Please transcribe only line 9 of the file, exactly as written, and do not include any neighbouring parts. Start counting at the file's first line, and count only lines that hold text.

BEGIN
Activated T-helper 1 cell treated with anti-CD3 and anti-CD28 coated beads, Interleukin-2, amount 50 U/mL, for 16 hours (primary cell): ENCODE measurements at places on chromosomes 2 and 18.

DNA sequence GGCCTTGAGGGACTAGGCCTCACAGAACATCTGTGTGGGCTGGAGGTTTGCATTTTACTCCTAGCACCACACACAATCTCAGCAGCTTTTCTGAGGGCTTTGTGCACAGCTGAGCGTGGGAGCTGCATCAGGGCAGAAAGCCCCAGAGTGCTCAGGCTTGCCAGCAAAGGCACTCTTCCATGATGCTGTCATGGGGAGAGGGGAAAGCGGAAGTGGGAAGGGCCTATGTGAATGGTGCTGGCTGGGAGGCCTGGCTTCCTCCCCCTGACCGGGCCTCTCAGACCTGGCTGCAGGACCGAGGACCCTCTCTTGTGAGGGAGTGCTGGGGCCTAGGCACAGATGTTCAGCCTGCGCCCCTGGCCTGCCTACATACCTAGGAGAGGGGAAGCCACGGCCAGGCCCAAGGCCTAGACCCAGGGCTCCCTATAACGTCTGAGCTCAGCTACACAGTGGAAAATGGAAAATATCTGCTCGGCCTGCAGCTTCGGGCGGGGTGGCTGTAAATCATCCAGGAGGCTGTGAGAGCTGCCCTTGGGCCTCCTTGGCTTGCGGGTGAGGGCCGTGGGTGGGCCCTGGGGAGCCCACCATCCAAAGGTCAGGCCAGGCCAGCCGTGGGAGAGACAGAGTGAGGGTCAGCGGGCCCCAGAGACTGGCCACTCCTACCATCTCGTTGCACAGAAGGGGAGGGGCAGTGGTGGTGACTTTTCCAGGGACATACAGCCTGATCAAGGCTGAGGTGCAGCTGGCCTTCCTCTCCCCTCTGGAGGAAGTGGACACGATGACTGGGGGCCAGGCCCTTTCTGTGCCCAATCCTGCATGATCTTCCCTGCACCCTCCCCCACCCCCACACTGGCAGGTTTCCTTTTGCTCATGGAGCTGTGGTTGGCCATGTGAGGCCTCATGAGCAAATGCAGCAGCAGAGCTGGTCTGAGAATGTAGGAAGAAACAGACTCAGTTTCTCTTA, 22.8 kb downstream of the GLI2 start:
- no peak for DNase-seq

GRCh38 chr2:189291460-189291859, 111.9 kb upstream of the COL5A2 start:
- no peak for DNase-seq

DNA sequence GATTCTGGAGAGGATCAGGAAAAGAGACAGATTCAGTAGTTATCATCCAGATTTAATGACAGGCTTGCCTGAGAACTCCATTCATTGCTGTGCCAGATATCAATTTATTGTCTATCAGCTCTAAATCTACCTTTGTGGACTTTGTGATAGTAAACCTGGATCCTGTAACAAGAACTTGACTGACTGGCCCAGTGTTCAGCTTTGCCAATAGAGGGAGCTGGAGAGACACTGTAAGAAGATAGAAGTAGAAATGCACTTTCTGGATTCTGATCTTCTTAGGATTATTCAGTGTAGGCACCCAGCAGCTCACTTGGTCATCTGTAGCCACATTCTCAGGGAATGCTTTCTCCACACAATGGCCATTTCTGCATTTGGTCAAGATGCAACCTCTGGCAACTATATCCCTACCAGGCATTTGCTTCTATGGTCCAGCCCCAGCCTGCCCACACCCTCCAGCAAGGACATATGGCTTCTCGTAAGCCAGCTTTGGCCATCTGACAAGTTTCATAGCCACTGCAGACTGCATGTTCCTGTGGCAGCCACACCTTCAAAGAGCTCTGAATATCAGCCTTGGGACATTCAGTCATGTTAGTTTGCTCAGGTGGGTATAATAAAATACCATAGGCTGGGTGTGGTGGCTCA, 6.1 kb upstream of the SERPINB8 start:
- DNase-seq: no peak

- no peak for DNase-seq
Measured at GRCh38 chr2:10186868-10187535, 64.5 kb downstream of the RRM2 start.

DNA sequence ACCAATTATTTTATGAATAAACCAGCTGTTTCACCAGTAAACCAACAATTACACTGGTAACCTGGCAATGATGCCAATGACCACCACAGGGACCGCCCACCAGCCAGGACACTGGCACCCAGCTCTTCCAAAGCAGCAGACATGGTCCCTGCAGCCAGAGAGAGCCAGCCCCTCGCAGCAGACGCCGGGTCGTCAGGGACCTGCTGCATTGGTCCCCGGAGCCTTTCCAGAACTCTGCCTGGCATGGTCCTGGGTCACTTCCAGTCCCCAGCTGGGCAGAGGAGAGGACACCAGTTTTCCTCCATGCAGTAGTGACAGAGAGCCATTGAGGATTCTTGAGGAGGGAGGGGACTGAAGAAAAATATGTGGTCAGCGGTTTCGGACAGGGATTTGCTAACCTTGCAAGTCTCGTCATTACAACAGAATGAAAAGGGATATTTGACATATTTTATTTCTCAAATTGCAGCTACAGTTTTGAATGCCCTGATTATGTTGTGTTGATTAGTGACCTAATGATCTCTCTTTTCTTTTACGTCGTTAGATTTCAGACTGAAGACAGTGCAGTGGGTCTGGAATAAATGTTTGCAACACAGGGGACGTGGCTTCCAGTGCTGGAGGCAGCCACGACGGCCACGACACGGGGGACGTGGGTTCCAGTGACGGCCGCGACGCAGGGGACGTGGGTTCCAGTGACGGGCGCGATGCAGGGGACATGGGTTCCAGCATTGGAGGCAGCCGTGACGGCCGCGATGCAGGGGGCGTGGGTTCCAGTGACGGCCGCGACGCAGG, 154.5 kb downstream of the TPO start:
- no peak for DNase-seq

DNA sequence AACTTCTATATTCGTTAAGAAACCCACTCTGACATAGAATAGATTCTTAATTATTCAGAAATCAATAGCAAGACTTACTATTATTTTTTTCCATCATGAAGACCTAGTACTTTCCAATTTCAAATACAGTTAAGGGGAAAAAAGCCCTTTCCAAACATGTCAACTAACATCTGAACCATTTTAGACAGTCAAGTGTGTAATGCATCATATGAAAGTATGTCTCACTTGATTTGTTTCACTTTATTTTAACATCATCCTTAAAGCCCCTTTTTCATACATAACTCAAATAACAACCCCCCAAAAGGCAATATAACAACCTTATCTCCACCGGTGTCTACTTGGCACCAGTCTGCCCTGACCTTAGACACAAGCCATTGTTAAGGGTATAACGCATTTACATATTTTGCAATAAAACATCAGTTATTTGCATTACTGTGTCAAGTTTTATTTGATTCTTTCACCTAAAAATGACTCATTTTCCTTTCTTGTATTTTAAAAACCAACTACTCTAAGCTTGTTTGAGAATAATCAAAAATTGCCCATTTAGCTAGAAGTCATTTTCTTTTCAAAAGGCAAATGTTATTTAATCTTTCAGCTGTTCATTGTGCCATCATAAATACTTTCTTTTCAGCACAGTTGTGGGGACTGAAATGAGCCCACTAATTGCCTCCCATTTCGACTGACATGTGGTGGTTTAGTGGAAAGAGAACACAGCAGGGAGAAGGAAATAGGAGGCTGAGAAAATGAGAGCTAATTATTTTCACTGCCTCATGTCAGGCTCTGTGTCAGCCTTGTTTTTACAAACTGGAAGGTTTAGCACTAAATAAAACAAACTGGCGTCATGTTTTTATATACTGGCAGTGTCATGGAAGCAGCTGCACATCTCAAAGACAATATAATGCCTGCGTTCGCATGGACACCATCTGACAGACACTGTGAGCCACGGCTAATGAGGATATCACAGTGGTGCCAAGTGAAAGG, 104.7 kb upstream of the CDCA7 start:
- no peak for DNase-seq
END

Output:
Measured at GRCh38 chr2:10186868-10187535, 64.5 kb downstream of the RRM2 start.